MP: I got to ask people what’s a staple to Baltimore, and then I mixed my style to the foods people love here. I learned that you have to let the city accept you. Baltimore seems like the type of place where when you come in and you’re not from Baltimore, you kind of want to set your ego aside so you can get to know the city and what Baltimoreans want and what they like. Then you add your style. That’s kind of how I came up with the “Ding Dong”-inspired pastry. I wanted a chocolate dessert, and I went through all of these different types of chocolate desserts, but nothing was really sticking. So, the “Ding Dong” started out as a joke, because I had all of these elaborate, decadent desserts, and then I thought I’d come up with the most basic chocolate dessert that I could. I put it in the case, and it ended up becoming a huge seller. It’s one of those things that when people see it, they recognize it. I think it appeals to the kid in everyone, because it reminds you of your after-school snack. Then you taste it and realize it’s elevated because of the quality of ingredients and how they’re put together.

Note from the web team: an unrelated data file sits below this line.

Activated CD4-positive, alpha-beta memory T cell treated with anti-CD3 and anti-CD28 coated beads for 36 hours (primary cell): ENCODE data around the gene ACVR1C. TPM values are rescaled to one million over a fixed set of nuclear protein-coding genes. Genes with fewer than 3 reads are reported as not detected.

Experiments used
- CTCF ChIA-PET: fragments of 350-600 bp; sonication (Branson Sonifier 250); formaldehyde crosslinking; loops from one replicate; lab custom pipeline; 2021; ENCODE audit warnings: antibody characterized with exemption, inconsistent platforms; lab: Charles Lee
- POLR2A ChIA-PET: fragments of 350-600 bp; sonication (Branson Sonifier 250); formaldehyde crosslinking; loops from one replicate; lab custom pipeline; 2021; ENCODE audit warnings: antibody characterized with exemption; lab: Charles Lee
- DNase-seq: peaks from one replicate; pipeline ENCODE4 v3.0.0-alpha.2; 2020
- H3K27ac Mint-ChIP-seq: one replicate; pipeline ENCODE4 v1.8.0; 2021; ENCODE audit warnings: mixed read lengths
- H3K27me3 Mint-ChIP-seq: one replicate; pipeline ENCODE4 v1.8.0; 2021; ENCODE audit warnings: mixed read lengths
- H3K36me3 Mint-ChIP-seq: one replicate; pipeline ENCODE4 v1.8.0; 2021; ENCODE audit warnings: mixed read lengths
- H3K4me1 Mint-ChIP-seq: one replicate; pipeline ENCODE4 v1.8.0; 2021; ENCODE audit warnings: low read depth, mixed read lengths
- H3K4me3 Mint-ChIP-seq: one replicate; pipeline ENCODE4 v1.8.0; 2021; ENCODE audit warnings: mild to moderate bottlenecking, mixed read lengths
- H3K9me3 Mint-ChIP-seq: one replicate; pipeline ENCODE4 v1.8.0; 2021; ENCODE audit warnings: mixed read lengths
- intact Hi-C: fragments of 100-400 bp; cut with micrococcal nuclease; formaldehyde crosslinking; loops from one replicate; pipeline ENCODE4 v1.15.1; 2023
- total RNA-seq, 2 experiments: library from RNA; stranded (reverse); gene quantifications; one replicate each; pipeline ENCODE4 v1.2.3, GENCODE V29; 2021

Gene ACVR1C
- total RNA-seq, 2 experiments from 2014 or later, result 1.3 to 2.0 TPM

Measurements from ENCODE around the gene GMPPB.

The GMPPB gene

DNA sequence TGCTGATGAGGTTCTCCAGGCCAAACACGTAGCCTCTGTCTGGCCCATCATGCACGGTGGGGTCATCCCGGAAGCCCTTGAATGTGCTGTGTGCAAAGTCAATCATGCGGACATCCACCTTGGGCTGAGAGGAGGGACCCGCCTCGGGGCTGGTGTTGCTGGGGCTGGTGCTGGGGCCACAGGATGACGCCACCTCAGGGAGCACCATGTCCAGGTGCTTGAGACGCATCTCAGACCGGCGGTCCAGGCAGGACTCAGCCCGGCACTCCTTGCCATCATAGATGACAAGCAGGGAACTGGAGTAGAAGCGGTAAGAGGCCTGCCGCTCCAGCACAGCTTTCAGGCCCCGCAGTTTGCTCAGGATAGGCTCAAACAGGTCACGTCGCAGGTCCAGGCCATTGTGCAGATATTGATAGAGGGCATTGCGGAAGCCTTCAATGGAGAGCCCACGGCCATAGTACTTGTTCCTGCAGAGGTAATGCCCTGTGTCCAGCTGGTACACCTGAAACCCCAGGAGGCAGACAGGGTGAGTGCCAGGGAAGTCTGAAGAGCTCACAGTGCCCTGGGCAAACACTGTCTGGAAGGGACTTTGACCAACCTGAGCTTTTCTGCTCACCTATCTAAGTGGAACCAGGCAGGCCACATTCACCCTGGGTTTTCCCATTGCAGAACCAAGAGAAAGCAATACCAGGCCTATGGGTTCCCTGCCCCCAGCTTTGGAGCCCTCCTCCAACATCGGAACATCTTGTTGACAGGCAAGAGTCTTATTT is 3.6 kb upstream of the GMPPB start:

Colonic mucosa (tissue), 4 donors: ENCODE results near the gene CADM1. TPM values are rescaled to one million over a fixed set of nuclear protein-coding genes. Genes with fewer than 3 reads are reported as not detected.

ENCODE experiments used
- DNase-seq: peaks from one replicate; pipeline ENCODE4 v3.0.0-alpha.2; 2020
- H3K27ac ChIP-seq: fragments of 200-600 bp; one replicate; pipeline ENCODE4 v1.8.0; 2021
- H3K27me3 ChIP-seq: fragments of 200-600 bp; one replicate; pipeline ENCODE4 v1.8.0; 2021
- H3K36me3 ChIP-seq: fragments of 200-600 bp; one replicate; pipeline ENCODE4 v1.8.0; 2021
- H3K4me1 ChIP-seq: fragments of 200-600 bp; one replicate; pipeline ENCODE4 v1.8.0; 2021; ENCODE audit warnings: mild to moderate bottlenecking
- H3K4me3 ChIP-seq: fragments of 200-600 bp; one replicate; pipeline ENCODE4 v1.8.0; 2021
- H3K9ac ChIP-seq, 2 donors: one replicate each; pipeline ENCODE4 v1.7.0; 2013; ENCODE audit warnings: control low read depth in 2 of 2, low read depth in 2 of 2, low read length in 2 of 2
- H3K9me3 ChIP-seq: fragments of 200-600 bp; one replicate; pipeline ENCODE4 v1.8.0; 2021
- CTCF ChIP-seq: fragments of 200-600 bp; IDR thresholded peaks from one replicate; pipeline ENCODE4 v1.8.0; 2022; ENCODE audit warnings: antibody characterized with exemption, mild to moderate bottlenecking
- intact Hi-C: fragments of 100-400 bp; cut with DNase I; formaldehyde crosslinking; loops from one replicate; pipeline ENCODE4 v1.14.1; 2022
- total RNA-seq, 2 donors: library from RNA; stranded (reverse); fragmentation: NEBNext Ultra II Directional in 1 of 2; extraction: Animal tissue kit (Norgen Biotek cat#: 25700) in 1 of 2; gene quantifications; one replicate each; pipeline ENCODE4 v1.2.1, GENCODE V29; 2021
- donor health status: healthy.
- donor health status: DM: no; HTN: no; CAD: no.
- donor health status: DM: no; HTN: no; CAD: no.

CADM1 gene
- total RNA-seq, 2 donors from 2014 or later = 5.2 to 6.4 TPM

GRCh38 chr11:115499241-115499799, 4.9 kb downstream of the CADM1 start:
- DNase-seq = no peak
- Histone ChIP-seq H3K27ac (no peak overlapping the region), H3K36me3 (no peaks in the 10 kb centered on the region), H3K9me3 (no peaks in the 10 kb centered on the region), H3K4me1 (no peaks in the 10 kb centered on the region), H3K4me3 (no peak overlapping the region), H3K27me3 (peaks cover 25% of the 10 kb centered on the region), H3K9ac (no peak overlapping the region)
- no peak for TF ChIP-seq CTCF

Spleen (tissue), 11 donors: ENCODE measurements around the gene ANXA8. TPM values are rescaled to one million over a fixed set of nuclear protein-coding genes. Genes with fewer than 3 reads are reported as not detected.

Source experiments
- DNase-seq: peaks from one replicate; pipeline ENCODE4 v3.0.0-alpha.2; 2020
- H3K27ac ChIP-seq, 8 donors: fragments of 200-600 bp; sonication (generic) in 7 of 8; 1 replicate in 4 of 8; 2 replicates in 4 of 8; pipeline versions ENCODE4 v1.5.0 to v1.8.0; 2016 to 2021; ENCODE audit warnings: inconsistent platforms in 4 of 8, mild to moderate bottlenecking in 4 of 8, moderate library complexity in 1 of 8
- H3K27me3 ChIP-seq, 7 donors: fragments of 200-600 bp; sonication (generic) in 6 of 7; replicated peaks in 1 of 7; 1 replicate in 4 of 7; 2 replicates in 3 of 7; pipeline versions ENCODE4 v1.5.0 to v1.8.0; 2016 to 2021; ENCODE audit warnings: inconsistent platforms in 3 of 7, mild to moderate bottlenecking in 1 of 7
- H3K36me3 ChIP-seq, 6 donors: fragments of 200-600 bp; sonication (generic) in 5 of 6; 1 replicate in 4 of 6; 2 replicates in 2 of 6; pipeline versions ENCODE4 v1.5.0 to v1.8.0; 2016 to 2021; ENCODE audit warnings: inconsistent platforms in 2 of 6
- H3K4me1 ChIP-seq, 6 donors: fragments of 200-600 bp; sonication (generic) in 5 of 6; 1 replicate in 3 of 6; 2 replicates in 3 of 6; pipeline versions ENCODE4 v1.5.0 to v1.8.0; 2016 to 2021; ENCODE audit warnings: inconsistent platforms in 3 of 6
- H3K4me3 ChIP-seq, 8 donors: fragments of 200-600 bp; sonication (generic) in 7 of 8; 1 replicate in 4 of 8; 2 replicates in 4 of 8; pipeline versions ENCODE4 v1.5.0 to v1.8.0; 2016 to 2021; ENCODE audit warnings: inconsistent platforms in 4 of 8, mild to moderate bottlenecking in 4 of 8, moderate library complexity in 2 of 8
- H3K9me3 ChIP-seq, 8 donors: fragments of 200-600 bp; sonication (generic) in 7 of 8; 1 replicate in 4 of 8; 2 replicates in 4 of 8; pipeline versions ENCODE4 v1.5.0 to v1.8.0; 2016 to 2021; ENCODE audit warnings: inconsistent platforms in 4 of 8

Can you describe your approach to creating your approachable, yet whimsical desserts?
MP: Being a pastry chef is similar to being a plumber. Once you learn how to unclog a sink, you don’t want to keep unclogging sinks. I really like to be challenged technically, and I really like classic flavors. For me, I think a misconception about chefs is that if you make something difficult, that’s how you eat and that you have a snotty palette. But, if you ask any chef what they like to cook when they get off of work, it’s always family recipes and comfort food. I like to take recipes people know or have certain emotions associated with and just kind of twist them and make them new or different. Like with the green tea tiramisu, everyone likes tiramisu and green tea is really popular, so I wanted to twist it and make it fun. The carrot cake is my mom’s favorite recipe, but it’s presented differently. The strawberry rhubarb is a classic country flavor combination, but you do something a little fancier. I like to challenge myself technically and with the presentation, but keep the flavors familiar and approachable.